The Lake Mead Clouds Time Lapse Collection 2 features a wide range cloud formations and fast moving weather fronts. All scenes in this video were filmed during my lengthy Covid 19 isolation camping tour, which turned into a continuous content producing journey. The time lapse movies were originally just made for personal entertainment when camping way out of cellular signal range. Eventually I accumulated dozens of time lapse clips and soon realized that I had just taken on yet another publishing project and started filming time lapse every opportunity.
I do not sell products and I simply do not care about which modern camera brand is the best. Honestly, every major brand offers camera gear that is more than capable of getting any task done. As far as lenses are concerned, I do recommend native glass, especially for mirrorless cameras, which have sophisticated image correction systems. Fast lenses with excellent dust and weather protection are best for extreme environmental conditions. For clouds time lapse, an ultra wide angle lens produces the most dramatic effects, yet there are situations where a telephoto lens may be a better choice.
Dust is definitely the enemy of time lapse videos. One speck of dust on a camera sensor can ruin an entire day's work, especially if the time lapse video is processed inside the camera. When filming in the desert southwest, one must simply plan on encountering high winds and dust storms. Using a magnifying glass to inspect the sensor prior to filming or before the winds kick up is a good practice. Not changing lenses too often when outdoors is another good habit.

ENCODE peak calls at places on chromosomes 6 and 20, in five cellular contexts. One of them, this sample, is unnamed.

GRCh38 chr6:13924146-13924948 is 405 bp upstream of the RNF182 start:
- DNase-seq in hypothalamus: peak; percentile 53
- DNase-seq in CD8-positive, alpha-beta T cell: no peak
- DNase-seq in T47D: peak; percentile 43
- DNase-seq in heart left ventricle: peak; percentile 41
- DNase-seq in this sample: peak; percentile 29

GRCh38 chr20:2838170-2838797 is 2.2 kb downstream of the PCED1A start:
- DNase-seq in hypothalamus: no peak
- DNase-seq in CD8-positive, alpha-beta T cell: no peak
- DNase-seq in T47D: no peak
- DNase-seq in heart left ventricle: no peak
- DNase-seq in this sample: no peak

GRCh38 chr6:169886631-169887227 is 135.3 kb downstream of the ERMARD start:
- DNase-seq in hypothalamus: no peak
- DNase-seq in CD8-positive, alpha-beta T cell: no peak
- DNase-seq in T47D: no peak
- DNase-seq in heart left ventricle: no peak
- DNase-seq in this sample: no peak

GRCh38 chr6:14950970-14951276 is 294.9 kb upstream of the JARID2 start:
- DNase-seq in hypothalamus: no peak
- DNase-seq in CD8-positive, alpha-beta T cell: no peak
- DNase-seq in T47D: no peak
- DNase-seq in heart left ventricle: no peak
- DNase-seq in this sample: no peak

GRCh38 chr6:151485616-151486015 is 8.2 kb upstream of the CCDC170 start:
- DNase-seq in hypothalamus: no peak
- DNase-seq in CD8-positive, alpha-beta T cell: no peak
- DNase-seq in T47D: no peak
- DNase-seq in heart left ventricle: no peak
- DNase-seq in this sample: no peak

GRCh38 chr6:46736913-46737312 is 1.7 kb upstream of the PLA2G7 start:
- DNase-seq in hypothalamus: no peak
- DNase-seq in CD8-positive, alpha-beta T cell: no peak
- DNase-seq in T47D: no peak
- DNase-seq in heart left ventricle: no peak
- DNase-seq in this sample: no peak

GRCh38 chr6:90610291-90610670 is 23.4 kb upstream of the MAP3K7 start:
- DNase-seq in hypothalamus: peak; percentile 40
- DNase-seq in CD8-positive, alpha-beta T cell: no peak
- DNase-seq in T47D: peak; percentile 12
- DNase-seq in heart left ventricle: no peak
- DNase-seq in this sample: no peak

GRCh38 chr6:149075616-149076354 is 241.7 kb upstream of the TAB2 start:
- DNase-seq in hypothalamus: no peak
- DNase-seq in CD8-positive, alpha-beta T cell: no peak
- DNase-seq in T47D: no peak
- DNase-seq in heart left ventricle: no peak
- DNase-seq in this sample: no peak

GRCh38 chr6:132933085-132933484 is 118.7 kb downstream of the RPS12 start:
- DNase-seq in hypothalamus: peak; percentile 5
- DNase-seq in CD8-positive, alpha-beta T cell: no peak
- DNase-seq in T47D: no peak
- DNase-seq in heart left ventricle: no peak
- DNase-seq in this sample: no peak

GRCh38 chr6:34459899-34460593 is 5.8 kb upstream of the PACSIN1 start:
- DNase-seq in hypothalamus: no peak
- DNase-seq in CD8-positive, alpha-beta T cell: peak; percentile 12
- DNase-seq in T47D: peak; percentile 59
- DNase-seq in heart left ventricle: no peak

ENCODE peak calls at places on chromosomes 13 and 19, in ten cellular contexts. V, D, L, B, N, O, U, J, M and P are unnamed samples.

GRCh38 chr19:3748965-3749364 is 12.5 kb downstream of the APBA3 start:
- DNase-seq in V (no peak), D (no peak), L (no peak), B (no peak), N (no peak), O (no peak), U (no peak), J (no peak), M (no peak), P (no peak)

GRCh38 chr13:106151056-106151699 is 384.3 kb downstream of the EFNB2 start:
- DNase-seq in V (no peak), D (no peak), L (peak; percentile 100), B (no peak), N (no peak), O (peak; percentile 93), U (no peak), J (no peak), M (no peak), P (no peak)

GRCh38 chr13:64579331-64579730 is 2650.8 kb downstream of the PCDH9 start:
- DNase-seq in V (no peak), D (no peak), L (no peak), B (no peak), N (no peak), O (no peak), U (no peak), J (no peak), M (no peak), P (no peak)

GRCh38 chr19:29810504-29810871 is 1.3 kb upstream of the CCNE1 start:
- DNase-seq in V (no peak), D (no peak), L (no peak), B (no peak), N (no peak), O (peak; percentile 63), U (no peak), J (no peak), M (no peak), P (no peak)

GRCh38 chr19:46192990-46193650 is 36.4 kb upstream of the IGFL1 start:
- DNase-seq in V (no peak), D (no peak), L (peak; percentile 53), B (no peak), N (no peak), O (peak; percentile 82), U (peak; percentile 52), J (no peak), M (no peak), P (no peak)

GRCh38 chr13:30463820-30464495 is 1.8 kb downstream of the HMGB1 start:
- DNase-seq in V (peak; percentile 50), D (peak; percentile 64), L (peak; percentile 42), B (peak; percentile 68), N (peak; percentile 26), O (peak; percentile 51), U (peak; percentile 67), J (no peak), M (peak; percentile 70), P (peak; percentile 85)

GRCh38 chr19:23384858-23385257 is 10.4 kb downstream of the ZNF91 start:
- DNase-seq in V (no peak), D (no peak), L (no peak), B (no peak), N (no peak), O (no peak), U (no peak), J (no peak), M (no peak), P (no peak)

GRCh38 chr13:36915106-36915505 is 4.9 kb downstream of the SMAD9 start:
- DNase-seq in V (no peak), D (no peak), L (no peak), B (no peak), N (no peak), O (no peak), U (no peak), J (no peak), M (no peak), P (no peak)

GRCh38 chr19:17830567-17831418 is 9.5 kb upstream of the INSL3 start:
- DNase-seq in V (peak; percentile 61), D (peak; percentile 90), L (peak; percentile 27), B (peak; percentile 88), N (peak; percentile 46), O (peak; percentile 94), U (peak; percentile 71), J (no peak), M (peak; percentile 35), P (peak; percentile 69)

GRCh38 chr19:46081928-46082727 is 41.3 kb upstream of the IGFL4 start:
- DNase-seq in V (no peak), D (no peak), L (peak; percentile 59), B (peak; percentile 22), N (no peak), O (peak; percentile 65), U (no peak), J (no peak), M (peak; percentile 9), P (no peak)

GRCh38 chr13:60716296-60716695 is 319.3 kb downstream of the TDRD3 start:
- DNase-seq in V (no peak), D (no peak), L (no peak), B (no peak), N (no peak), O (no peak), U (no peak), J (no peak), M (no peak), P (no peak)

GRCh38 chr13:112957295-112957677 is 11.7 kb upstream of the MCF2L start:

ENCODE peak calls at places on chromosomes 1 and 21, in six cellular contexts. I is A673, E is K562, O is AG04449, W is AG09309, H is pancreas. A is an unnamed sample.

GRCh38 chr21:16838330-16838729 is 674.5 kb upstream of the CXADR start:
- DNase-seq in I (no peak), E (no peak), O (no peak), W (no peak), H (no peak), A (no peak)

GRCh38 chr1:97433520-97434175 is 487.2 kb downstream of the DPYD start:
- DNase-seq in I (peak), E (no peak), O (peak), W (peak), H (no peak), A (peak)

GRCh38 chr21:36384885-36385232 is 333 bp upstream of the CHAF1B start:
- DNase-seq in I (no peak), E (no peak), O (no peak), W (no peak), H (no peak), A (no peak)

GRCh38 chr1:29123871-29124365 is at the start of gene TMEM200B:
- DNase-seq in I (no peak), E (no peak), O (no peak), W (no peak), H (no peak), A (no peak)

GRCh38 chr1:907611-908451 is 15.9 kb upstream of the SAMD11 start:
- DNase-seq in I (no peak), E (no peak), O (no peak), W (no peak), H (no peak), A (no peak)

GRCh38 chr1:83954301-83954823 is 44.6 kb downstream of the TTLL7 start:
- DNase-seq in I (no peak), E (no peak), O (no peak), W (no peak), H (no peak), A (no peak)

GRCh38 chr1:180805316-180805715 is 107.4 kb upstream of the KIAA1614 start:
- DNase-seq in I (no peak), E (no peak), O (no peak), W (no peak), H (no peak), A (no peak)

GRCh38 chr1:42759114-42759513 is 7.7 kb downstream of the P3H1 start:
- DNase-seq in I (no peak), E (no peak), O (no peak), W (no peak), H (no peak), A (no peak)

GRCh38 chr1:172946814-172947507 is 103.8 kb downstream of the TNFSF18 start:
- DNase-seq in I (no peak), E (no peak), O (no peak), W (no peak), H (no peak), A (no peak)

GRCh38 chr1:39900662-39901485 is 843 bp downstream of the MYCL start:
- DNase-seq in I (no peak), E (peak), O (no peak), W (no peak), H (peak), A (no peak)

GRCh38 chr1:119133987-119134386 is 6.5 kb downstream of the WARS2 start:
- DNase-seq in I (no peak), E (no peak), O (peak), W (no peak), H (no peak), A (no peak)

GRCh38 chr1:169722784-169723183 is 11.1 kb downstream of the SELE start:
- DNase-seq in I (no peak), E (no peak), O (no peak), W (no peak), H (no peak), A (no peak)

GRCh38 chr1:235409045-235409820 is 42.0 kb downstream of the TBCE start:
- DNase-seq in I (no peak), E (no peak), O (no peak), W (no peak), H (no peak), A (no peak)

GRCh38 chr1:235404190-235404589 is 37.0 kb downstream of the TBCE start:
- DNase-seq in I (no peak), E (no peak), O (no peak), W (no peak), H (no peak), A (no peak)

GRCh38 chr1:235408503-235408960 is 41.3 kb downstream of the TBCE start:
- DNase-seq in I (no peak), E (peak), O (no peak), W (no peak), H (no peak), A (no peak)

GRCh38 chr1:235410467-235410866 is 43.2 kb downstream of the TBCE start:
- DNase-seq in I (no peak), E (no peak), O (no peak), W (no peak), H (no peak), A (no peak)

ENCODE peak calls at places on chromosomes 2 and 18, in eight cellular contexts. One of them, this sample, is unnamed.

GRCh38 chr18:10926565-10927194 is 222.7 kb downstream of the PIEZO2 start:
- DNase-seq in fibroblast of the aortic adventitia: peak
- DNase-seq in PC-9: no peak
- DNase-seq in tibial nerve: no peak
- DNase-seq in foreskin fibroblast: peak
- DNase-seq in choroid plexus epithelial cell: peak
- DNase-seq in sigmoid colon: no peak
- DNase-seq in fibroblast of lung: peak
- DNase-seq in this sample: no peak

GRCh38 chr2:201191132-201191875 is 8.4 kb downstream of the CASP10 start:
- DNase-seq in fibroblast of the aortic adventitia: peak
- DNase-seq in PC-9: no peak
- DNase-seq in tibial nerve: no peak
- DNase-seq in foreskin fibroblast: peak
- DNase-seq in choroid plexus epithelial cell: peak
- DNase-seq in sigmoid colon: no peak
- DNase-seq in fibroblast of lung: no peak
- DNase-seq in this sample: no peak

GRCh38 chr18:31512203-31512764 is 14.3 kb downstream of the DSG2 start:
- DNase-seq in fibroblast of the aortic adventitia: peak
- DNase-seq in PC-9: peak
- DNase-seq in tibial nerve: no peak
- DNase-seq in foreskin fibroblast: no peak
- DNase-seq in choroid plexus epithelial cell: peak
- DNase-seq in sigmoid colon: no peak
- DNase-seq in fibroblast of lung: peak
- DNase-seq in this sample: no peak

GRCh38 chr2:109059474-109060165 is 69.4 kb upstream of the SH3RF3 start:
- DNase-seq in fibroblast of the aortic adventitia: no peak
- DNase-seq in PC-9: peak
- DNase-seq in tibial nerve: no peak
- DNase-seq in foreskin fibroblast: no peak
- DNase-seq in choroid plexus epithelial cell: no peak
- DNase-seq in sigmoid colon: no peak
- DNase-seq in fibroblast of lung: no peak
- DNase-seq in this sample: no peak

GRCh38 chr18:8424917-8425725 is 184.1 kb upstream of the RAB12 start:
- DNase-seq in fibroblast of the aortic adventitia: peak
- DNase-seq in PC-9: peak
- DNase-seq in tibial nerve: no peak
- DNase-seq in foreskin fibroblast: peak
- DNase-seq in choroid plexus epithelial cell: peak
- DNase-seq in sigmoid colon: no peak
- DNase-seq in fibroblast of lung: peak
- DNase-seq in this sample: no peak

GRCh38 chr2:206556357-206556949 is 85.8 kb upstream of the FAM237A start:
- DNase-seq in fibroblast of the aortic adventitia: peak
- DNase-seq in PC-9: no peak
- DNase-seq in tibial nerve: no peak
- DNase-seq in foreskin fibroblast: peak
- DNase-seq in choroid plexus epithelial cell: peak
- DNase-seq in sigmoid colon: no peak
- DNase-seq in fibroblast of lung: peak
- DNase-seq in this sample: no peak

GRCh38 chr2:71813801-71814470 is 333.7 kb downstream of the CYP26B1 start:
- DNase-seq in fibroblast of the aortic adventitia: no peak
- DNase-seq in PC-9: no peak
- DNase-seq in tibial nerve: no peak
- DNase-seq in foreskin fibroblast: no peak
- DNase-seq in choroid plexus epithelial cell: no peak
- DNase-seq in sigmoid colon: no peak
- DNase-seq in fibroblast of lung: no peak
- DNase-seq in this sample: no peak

A sturdy tripod that is dust proof is also the best choice. For high winds it is best to shorten the tripod legs and position them almost horizontal so the camera is nearly ground level. Boulders or sand bags can then be used to weight each leg down. This system works when when wind gusts are 60 to 80 mph. What does not always work in high winds is hanging a dead weight from the tripod to keep it in place.
For example, I had 40 pounds of weight holding a tripod steady on a windy day at Trona Pinnacles. I had an old damaged 24-70 2.8 that had a bent barrel from a previous oops that I used that day. I figured it would not be a big sacrifice if something bad happened, since the lens needed to be repaired anyway. All of a sudden a very strong gust well over 60 mph actually picked the entire 40 pound weighted tripod rig up and slammed the 24-70 lens on the ground. When I heard the thud, I instantly knew what happened and thought I had a total loss. After checking the camera and lens I actually got a big smile on my face. The impact actually straightened the lens barrel back to the correct position and the lens was working perfectly once again! I was very lucky that day, but if that old 24-70 was brand new I would have been kicking myself in the head. All I can say is keeping the tripod low is the way to go in high winds. Just be sure to place weights on top of the tripod legs and your gear will not disappear.
High winds definitely also happen at the Lake Mead National Recreation Area. Even worse, there are silt pits all over this landscape that are loaded with gypsum dust. This kind of dust literally adheres to glass and a rocket blower will not knock the dust off. For this reason, be sure to pack a lens dust brush because it sure will come in handy at Lake Mead.
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